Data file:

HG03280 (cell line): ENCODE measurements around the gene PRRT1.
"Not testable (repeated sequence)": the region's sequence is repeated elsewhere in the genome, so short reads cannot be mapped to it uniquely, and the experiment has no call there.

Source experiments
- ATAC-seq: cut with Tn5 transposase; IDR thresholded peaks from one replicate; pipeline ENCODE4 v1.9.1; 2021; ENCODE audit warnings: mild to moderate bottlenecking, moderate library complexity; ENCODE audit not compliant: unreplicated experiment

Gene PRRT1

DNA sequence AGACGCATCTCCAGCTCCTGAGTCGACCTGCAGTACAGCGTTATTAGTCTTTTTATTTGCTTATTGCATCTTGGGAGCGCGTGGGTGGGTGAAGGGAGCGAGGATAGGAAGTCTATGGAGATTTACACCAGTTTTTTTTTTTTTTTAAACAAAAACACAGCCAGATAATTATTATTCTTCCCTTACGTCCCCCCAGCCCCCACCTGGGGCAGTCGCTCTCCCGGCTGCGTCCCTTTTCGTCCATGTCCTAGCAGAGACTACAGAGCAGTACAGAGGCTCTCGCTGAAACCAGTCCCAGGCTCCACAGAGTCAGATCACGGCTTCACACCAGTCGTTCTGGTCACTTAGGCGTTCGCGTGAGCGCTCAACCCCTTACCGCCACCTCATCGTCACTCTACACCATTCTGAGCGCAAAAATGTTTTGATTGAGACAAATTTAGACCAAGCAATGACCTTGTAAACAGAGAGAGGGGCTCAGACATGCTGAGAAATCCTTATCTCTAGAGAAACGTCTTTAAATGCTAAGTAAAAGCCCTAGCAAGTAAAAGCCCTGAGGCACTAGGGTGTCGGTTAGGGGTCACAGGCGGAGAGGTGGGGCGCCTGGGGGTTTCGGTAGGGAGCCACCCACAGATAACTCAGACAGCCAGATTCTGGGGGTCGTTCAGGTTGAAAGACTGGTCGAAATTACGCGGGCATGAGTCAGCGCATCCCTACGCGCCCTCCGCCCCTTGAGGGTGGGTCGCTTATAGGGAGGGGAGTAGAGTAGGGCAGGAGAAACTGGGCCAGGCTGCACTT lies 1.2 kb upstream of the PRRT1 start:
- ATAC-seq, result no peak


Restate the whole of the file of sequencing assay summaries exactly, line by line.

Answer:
HG03280 (cell line): ENCODE measurements around the gene PRRT1.
"Not testable (repeated sequence)": the region's sequence is repeated elsewhere in the genome, so short reads cannot be mapped to it uniquely, and the experiment has no call there.

Source experiments
- ATAC-seq: cut with Tn5 transposase; IDR thresholded peaks from one replicate; pipeline ENCODE4 v1.9.1; 2021; ENCODE audit warnings: mild to moderate bottlenecking, moderate library complexity; ENCODE audit not compliant: unreplicated experiment

Gene PRRT1

DNA sequence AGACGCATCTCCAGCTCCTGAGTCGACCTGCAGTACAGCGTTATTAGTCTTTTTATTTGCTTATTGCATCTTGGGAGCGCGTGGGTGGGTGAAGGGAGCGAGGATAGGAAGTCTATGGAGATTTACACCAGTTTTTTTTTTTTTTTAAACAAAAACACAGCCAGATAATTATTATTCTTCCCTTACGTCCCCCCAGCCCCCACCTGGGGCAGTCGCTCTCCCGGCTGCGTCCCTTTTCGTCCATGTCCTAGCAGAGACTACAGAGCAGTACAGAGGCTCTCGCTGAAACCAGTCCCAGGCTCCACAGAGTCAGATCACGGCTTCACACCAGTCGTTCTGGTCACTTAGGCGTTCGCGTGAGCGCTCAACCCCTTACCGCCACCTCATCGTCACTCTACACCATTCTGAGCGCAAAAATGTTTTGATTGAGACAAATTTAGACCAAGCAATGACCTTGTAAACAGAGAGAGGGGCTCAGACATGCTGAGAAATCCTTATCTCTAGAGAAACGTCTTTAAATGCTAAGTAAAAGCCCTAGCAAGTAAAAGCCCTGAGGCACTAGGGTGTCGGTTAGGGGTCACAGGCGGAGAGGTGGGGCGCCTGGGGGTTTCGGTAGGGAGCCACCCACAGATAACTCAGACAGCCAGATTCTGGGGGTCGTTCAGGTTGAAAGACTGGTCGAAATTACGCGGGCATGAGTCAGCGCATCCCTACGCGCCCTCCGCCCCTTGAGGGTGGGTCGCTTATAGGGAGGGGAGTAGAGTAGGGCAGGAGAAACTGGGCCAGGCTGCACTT lies 1.2 kb upstream of the PRRT1 start:
- ATAC-seq, result no peak